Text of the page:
After all, who doesn’t love a whole bunch of beautiful nature?
This past weekend, I finally got a chance to visit another of Oregon’s tourist destinations: Detroit Lake. It’s a pretty cool place — used to be a valley, and then, y’know, industry happened; two dams later, there’s a lake. Normally the water level is a bit higher, but (I’m told) there was a storm early in the season, for which the folks in charge of the dam1 drained some water so they wouldn’t have overflow problems. Unfortunately for them, the fish were spawning at the time, and wound up taking advantage of the raised river level, and per the “don’t kill thousands of fish” directive, they were then required to maintain that higher river level. So the reservoir drained faster than usual, and the season got cut off earlier than usual. Bit of a bummer for the local businesses.
Presented in no particular order, some of my favorite photos from the trip:
- US Army Corps of Engineers, maybe? ↩
You may not have heard, but there was an eclipse recently. While I wasn’t going to go out and buy one of those expensive camera filters for doing proper eclipse photography, I did have an extra pair of eclipse glasses and some duct tape, so I made do. (The photo above is without the filter; during totality, which I was in the zone of, you can look at the event with the naked eye… or the naked lens.)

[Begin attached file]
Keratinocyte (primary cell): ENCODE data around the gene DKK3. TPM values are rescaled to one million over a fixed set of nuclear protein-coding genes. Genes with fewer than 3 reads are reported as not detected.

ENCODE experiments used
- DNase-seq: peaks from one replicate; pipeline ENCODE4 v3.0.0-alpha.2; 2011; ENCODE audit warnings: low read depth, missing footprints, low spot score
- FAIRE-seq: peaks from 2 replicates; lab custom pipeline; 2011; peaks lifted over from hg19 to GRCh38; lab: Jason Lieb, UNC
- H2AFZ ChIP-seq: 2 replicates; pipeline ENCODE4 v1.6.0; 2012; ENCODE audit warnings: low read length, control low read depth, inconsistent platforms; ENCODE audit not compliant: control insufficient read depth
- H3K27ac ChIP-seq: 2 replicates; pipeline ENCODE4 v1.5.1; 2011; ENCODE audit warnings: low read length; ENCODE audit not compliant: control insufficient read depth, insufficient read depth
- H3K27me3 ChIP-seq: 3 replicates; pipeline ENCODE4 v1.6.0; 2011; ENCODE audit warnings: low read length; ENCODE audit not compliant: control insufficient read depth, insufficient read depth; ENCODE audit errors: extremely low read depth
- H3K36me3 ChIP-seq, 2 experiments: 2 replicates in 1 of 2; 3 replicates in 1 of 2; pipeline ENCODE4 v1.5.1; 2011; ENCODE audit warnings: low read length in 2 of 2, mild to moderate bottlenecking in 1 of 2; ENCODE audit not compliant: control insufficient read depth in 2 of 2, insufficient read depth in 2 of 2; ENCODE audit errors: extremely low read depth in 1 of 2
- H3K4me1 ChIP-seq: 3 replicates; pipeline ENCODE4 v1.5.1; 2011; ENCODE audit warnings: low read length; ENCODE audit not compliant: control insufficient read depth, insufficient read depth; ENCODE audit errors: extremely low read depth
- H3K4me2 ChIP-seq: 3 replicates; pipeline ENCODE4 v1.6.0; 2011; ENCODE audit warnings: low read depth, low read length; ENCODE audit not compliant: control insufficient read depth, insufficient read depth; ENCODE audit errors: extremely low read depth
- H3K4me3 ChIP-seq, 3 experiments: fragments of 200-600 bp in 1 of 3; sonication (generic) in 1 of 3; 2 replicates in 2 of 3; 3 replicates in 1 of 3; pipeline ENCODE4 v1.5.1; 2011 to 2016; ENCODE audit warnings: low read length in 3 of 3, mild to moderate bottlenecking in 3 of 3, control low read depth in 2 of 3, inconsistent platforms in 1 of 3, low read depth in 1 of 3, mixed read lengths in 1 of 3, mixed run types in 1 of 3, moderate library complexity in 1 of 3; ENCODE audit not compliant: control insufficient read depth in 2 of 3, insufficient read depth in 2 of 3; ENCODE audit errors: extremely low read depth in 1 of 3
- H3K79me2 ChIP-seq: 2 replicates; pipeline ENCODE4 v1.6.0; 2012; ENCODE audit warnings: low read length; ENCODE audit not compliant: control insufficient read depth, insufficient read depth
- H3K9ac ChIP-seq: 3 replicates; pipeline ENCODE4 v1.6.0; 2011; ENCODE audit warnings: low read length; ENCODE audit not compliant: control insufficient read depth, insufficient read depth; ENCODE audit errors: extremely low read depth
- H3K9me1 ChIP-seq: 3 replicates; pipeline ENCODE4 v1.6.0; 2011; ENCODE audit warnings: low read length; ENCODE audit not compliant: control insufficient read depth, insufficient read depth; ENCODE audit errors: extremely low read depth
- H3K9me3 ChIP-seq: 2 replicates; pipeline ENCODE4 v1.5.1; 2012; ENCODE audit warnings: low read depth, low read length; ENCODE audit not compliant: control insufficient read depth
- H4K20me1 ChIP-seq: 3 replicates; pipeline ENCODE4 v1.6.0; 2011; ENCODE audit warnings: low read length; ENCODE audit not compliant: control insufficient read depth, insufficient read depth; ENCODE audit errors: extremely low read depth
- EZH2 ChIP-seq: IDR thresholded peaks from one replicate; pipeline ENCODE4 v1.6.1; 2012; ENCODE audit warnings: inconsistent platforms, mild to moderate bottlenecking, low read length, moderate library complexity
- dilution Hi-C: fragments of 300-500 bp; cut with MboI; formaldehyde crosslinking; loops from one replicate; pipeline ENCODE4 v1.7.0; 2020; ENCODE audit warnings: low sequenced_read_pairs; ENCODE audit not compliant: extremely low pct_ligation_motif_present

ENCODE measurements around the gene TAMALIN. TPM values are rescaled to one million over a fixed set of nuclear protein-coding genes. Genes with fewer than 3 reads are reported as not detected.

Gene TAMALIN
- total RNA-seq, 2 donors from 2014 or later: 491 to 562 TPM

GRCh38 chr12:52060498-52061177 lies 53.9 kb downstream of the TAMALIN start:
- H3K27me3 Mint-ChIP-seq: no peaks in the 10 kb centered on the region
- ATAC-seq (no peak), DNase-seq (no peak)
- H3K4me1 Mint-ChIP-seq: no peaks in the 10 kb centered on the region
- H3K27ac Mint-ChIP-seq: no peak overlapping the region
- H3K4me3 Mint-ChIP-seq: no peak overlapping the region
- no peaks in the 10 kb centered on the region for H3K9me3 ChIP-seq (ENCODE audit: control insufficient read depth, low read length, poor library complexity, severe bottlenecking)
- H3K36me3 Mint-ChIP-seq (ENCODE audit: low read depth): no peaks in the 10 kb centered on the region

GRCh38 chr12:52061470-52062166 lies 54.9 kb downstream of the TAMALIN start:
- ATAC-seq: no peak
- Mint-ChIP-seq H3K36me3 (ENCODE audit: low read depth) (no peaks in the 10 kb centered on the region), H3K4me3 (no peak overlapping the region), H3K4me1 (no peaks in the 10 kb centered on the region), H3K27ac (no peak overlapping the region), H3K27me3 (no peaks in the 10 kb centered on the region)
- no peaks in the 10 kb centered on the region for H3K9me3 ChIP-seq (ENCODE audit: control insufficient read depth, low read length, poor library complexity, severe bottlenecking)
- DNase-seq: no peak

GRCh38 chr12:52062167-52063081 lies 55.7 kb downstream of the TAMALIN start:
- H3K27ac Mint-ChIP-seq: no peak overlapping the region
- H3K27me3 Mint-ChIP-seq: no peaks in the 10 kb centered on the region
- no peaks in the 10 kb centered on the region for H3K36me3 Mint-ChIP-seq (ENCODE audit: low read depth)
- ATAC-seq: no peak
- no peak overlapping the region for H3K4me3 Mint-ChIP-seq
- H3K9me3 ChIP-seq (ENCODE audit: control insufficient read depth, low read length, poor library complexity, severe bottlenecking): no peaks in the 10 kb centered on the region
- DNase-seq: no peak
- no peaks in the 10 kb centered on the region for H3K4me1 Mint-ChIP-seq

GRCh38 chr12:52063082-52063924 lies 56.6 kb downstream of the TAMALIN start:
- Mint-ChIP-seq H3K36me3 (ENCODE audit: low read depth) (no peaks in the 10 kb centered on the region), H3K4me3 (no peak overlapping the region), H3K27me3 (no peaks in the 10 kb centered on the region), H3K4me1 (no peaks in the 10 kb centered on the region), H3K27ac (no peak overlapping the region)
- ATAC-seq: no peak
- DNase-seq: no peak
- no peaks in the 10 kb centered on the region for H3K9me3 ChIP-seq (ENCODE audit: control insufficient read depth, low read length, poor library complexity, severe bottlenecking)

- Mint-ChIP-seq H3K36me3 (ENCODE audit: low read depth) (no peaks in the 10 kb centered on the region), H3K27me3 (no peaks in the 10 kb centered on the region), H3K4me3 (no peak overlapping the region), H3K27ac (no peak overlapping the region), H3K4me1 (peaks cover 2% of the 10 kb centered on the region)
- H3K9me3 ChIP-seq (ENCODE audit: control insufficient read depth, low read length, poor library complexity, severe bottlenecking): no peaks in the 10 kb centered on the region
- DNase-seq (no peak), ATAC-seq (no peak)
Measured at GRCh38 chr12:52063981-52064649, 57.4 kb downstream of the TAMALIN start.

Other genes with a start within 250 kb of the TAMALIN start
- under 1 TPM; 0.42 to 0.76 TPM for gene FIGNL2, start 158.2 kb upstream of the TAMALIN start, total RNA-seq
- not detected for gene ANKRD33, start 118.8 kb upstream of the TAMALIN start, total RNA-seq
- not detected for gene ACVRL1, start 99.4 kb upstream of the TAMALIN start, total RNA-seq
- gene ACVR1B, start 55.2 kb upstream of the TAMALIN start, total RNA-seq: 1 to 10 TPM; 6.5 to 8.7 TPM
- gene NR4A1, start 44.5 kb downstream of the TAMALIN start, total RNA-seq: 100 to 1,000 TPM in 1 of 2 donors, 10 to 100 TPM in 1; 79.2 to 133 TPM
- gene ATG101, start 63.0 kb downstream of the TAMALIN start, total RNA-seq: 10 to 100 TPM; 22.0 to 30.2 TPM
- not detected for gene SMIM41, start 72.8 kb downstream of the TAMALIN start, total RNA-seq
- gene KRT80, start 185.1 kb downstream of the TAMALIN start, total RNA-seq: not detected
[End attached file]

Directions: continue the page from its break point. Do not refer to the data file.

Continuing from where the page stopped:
This is right before totality began – just a sliver of the sun was still showing, but without a filter, that’s still a lot of light.
I was switching off lenses throughout – I had a prime lens with the makeshift filter attached, and a kit zoom that I used when I wanted no filter but didn’t want to deal with the duct tape. This is that kit zoom, no filter, at its maximum zoom level.
Finally, here’s what it looked like through the filter.
I’m not going to talk about it being a ‘life-changing experience’ or anything, but I will recommend checking out some of the recordings – I believe NASA put out a 3D livestream that I assume is archived somewhere, and lots of better photographers than I am got some good photos, I’m sure.
And hey, next time there’s going to be an eclipse in the US, go check it out.1
- But, y’know, make sure to get your campground reservations a year early or so. ↩